Don't overcomplicate it: how to wash produce
Wednesday, August 17, 2022
There is nothing like the ghost of a carcinogenic pesticide to take the glee out of eating a good salad. How many times I have said, “Oh well, hope that’s good enough,” as I run the cucumbers and peppers under the water, wondering how many years it’s going to take to catch up with me. As I rinse there’s always a part of my mind feeling guilty that I’m not going the extra mile with one of those produce washes. The whole thing is overwhelming. Even organic produce can be a vehicle for harmful bacteria from the soil and other pathogens hitching a ride.
But we can relax. At least about how to wash our fruits and vegetables. It’s not that complicated according to Michelle Smith, PhD., a senior policy analyst in the division of produce safety at the FDA. All you do is give them a respectable amount of rubbing time under running water, using a simple produce brush on firmer produce like melon and cucumbers. That’s it.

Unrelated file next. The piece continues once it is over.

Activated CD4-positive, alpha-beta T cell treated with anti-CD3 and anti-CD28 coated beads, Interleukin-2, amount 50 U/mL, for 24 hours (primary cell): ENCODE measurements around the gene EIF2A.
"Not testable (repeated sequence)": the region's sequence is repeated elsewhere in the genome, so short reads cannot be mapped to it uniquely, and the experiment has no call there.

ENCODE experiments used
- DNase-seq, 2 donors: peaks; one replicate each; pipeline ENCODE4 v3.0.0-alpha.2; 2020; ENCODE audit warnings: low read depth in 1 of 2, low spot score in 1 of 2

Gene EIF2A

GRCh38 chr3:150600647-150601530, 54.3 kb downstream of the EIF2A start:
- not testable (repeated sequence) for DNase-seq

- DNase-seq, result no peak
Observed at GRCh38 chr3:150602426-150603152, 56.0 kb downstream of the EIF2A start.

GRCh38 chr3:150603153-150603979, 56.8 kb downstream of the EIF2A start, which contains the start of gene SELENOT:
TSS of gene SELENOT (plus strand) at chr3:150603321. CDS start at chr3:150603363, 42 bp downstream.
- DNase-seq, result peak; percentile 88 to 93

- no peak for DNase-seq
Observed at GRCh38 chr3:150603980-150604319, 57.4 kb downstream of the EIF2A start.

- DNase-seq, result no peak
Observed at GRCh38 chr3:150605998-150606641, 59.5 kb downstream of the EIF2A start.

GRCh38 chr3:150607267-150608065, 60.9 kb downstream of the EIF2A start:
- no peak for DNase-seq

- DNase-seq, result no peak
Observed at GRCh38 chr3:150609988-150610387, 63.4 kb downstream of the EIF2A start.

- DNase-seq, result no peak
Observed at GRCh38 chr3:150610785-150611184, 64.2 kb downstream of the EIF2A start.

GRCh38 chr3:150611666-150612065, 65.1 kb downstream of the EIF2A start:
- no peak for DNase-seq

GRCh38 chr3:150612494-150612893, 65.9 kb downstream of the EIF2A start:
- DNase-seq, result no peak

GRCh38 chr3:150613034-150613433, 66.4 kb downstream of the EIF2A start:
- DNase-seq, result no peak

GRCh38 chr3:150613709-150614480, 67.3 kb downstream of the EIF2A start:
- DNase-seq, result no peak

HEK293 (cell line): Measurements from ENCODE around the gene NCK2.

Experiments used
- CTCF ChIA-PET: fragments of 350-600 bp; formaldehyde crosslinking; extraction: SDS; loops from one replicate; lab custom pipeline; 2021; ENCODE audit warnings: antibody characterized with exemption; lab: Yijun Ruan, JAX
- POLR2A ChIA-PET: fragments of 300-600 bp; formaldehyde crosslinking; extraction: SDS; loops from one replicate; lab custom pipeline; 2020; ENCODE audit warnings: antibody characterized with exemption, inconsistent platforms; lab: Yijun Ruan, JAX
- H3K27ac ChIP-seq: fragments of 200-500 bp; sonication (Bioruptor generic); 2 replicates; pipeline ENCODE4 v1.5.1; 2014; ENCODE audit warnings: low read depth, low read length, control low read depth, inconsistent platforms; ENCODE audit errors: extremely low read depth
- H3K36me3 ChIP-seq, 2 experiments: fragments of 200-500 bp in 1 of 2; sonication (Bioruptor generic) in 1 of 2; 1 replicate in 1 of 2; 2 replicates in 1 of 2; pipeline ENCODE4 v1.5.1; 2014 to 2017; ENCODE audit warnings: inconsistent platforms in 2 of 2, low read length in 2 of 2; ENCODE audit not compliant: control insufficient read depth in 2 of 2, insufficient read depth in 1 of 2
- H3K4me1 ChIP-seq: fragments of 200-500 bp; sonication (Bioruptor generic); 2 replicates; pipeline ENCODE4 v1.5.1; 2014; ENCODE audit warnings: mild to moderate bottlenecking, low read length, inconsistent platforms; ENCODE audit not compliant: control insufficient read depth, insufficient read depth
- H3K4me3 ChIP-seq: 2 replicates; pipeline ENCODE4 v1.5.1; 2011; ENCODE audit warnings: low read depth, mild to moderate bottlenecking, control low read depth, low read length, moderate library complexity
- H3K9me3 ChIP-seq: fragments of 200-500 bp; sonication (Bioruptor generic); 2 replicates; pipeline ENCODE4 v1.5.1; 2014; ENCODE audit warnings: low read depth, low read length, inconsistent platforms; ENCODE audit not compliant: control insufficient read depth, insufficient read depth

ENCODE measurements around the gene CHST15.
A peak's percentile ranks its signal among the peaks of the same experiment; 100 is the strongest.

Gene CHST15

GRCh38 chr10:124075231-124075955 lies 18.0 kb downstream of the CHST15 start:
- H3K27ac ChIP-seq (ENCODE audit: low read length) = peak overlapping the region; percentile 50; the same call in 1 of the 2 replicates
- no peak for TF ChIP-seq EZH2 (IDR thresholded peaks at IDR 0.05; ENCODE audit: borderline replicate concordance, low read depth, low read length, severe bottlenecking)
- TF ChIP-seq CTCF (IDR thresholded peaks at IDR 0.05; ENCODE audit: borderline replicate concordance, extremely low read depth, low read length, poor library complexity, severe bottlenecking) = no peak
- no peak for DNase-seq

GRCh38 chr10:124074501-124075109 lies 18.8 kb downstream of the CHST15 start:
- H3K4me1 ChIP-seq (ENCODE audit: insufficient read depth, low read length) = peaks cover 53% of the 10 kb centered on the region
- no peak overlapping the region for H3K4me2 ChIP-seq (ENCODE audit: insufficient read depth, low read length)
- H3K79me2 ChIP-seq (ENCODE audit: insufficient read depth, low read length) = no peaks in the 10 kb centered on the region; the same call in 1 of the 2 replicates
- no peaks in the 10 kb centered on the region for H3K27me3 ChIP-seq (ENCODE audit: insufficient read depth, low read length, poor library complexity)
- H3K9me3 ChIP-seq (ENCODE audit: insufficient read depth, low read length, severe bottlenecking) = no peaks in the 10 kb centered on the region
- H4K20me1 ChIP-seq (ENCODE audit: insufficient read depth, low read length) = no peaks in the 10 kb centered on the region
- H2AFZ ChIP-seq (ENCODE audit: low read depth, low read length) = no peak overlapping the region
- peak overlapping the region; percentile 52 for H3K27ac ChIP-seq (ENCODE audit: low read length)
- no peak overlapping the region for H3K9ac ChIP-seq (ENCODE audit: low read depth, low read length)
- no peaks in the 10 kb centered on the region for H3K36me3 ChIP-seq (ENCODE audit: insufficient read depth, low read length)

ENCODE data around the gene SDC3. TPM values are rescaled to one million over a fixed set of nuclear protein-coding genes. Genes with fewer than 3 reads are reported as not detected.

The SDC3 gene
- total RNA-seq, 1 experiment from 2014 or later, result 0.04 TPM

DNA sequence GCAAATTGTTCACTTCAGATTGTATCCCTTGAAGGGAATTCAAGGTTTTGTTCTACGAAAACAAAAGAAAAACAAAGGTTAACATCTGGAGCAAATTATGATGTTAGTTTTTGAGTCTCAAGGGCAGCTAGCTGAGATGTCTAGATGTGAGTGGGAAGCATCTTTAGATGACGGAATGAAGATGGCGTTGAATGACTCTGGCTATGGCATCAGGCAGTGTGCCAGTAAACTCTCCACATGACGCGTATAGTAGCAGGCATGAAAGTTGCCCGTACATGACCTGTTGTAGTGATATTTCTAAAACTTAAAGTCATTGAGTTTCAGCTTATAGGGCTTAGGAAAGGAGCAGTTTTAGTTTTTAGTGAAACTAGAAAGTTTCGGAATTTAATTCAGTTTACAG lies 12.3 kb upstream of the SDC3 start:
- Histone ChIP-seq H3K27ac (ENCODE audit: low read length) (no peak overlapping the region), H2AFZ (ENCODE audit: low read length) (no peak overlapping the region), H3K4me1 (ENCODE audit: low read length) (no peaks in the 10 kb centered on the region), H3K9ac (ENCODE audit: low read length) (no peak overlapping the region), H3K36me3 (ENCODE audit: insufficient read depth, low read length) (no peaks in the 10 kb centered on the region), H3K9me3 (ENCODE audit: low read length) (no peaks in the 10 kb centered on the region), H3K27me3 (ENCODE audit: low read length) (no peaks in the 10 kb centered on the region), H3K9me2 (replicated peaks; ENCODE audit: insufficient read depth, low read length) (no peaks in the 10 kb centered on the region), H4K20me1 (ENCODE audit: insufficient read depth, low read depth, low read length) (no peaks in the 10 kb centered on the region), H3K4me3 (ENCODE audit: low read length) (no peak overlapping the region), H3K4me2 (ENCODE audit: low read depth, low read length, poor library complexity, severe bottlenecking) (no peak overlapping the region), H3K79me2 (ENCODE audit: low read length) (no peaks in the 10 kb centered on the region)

As for the produce washes, forget about them. “Think about it,” says Smith. “Produce is porous. Soaps and household detergents can be absorbed by fruits and vegetables and can make you sick, which is what we are trying to avoid in the first place with washing.” She also adds that the safety of these produce washes has not been evaluated or the effectiveness tested.
Smith also lets us off the hook if we are tormented by the thought that we’re slacking if we don’t wash the triple-washed greens all over again. However, she does not
let us off the hook for washing watermelons or pineapples or oranges or butternut squash or any other fruit or vegetable we won’t be eating the rinds of. Peeling or cutting through the skin without washing is going to bring contaminates from the outside right down into the part you plan to eat. This is where we have to up our game and wash it anyway. Totally manageable.
Thanks Michelle Smith. A little something for the gratitude journal,